Coordinating Committee* Dr. Jarrod Tanny, Associate Professor and Block Distinguished Scholar in Jewish History, University of North Carolina Wilmington Dr. Adam L. Fuller, Associate Professor of Politics and International Relations, Youngstown State University Dr. Naya Lekht, Independent Scholar

Signatories* Dr. Victoria Aarons, O.R. & Eva Mitchell Distinguished Professor of Literature, Trinity University Dr. Baruch Alster, Senior Lecturer, Givat Washington Academic College of Education, Israel Michael Bazyler, JD, Professor of Law and The 1939 Society Scholar in Holocaust and Human Rights Studies, Fowler School of Law, Chapman University Dr. Raphael BenLevi, Postdoctoral Fellow, Department of Political Science, University of Haifa Dr. Alan L. Berger, Raddock Family Eminent Scholar Chair in Holocaust Studies, Florida Atlantic University Dr. Moshe Y. Bernstein, Independent Scholar Dr. Corinne E. Blackmer, Professor of English and Judaic Studies, Southern CT State University Dr. Gabriel Noah Brahm, Professor of English and World Literature, Northern Michigan University; Senior Research Fellow, Herzl Institute for the Study of Zionism, University of Haifa Dr. Justin Cammy, Professor of Jewish Studies, World Literatures, and Middle East Studies, Smith College Dr. Ellen Cannon, Professor of Political Science and Jewish Studies at Northeastern Illinois University Dr. Zvi Y. Cohen, Independent Scholar and Educator at Beth Tfiloh Dahan Community (High) School Dr. Avram Davis, Independent Scholar Dr. Donna Robinson Divine, Morningstar Professor Emerita of Jewish Studies and Professor Emerita of Government, Smith College Dr. Stanley Dubinsky, Professor of Linguistics, University of South Carolina Dr. Miriam F. Elman, Associate Professor, Syracuse University Dr. Ari Engelberg, Associate Professor, Department of Behavioral Sciences, Hadassah Academic College, Jerusalem Dr. Norman J.W. Goda, Norman and Irma Braman Professor of Holocaust Studies, University of Florida Stanley Goldman, JD, Professor of Law, Founder and Director of The Center for the Study of Law and Genocide, Loyola Marymount University Dr. David Hazony, Independent Scholar Dr. Yoram Hazony, President, The Herzl Institute, Jerusalem Dr. Jeffrey Herf, Distinguished University Professor, Department of History, University of Maryland, College Park Dr. David Hirsh, Senior Lecturer, Goldsmiths, University of London Dr. Motti Inbari, Professor, Department of Philosophy and Religion, The University of North Carolina at Pembroke Dr. Oleg Ivanov, Independent Scholar Dr. Seth (Avi) Kadish, Oranim Academic College of Education, Kiryat Tivon Dr. Olga Kirschbaum-Shirazki, Independent Scholar Dr. Nancy Koppelman, American Studies, The Evergreen State College Dr. Phyllis Lassner, Professor Emerita Northwestern University Dr. Berel Dov Lerner, Associate Professor, Western Galilee College Dr. Holli Levitsky, Director of Jewish Studies, Professor of English, Loyola Marymount University Dr. Natan Meir, Lorry I. Lokey Professor of Judaic Studies, Portland State University Dr. David A. Meola, Director of Jewish & Holocaust Studies, Meisler Assistant Professor of History & Jewish Studies, University of South Alabama Dr. Meir Muller, Associate Professor, University of South Carolina Dr. Josef Olmert, Adjunct Professor, University of South Carolina Dr. Monica Osborne, Independent Scholar; Editor-at-Large, The Jewish Journal of Los Angeles Jon Papernick, MFA, Senior Writer-In-Residence, Emerson College Dr. David Patterson, Hillel Feinberg Distinguished Chair in Holocaust Studies, Ackerman Center for Holocaust Studies, University of Texas at Dallas Dr. Andrew Pessin, Professor of Philosophy, Connecticut College Dr. Joshua Schwartz, Emeritus Professor of Historical Geography of Ancient Israel, Bar-Ilan University, Ramat-Gan, Israel and, Chair, Board of Directors, Israel Antiquities Authority Dr. Andrey Shlyakhter, Postdoctoral Fellow, Zvi Yavetz School of Historical Studies, Tel Aviv University Dr. Malka Z. Simkovich, Crown-Ryan Chair of Jewish Studies, Director of Catholic-Jewish Studies Program, Catholic Theological Union Dr. Natan Slifkin, Director, the Biblical Museum of Natural History Dr. Cherryl Smith, Professor Emerita, California State University, Sacramento Dr. Saba Soomekh, Independent Scholar Dr. Nehemia Stern, Lecturer, Department of Sociology and Anthropology, Ariel University of Samaria Dr. Gil Troy, Professor, Distinguished Scholar of North American History at McGill University Dr. Jeffrey R. Woolf, Associate Professor, Talmud Department, Bar Ilan University *Any referenced titles or affiliations are included for identification purposes only. Signing this statement reflects personal views; we are not speaking for or in the name of any university, department, or program.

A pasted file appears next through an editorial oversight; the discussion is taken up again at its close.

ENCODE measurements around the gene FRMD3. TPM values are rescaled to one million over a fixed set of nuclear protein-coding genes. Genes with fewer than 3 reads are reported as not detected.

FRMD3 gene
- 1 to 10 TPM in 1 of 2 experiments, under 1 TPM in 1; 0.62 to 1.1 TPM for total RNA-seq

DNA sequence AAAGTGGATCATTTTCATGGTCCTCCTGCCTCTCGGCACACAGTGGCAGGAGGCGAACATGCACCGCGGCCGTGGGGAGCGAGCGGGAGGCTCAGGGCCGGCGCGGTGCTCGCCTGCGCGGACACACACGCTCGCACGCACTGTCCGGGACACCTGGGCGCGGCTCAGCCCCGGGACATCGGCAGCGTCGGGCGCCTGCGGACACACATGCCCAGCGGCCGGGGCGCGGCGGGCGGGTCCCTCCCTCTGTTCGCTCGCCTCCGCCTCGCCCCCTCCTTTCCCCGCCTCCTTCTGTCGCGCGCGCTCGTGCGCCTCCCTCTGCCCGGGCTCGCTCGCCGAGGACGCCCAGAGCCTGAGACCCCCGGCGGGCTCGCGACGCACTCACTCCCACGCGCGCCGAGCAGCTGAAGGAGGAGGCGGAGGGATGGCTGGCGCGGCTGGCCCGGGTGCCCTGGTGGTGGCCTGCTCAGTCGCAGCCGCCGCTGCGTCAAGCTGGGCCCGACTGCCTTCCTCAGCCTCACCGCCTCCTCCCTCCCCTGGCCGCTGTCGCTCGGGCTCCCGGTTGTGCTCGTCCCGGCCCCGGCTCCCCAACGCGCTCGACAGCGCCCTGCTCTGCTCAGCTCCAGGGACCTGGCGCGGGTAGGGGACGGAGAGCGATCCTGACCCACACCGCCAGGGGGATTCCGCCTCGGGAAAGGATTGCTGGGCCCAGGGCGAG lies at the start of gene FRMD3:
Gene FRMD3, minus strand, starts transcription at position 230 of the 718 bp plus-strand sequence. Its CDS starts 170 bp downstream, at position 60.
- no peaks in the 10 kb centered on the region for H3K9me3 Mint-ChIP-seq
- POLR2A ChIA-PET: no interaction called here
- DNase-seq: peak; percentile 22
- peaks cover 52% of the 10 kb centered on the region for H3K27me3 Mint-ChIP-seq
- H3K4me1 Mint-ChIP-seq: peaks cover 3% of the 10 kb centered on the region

INSTRUCTIONS FOR ADDING YOUR SIGNATURE: If you would like to sign the mission statement, please email us at: jsznetwork@gmail.com Please write that you would like your signature added. You must include, besides your name, your institutional affiliation. If you would like to include your title (associate professor, postdoctoral researcher, etc.) then that is fine as well. If you are presently unaffiliated with a university or a think tank or a Jewish publication of record, but otherwise meet the criteria for membership (hold a doctorate and do Jewish-related scholarly/educational work) then you may write “independent scholar.” I would recommend putting Dr. Before your name if applicable.